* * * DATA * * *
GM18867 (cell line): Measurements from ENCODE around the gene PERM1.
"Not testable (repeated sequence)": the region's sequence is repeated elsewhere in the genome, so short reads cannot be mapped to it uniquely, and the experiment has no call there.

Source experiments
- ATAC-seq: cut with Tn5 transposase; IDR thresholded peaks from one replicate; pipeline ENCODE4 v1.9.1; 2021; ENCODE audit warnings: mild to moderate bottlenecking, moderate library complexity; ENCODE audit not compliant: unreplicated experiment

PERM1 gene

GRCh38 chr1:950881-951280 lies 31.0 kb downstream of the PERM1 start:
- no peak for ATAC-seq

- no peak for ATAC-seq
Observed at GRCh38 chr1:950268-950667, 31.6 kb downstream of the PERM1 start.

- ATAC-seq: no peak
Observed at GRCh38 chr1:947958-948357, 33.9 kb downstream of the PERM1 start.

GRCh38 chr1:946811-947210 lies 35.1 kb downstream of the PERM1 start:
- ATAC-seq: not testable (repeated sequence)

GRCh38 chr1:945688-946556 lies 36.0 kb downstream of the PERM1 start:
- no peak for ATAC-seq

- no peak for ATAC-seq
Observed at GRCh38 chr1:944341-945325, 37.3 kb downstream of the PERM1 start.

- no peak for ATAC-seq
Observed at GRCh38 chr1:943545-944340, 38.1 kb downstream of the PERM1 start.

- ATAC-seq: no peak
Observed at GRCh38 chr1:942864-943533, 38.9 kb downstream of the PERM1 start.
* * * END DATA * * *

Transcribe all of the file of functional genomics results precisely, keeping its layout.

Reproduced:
GM18867 (cell line): Measurements from ENCODE around the gene PERM1.
"Not testable (repeated sequence)": the region's sequence is repeated elsewhere in the genome, so short reads cannot be mapped to it uniquely, and the experiment has no call there.

Source experiments
- ATAC-seq: cut with Tn5 transposase; IDR thresholded peaks from one replicate; pipeline ENCODE4 v1.9.1; 2021; ENCODE audit warnings: mild to moderate bottlenecking, moderate library complexity; ENCODE audit not compliant: unreplicated experiment

PERM1 gene

GRCh38 chr1:950881-951280 lies 31.0 kb downstream of the PERM1 start:
- no peak for ATAC-seq

- no peak for ATAC-seq
Observed at GRCh38 chr1:950268-950667, 31.6 kb downstream of the PERM1 start.

- ATAC-seq: no peak
Observed at GRCh38 chr1:947958-948357, 33.9 kb downstream of the PERM1 start.

GRCh38 chr1:946811-947210 lies 35.1 kb downstream of the PERM1 start:
- ATAC-seq: not testable (repeated sequence)

GRCh38 chr1:945688-946556 lies 36.0 kb downstream of the PERM1 start:
- no peak for ATAC-seq

- no peak for ATAC-seq
Observed at GRCh38 chr1:944341-945325, 37.3 kb downstream of the PERM1 start.

- no peak for ATAC-seq
Observed at GRCh38 chr1:943545-944340, 38.1 kb downstream of the PERM1 start.

- ATAC-seq: no peak
Observed at GRCh38 chr1:942864-943533, 38.9 kb downstream of the PERM1 start.